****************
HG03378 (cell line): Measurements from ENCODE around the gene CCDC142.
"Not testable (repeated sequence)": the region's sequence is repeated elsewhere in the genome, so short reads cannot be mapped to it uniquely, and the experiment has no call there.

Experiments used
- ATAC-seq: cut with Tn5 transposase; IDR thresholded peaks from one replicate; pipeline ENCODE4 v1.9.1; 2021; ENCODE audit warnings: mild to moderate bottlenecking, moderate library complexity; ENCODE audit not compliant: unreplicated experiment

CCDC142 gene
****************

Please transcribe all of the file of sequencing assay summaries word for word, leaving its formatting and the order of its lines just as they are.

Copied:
HG03378 (cell line): Measurements from ENCODE around the gene CCDC142.
"Not testable (repeated sequence)": the region's sequence is repeated elsewhere in the genome, so short reads cannot be mapped to it uniquely, and the experiment has no call there.

Experiments used
- ATAC-seq: cut with Tn5 transposase; IDR thresholded peaks from one replicate; pipeline ENCODE4 v1.9.1; 2021; ENCODE audit warnings: mild to moderate bottlenecking, moderate library complexity; ENCODE audit not compliant: unreplicated experiment

CCDC142 gene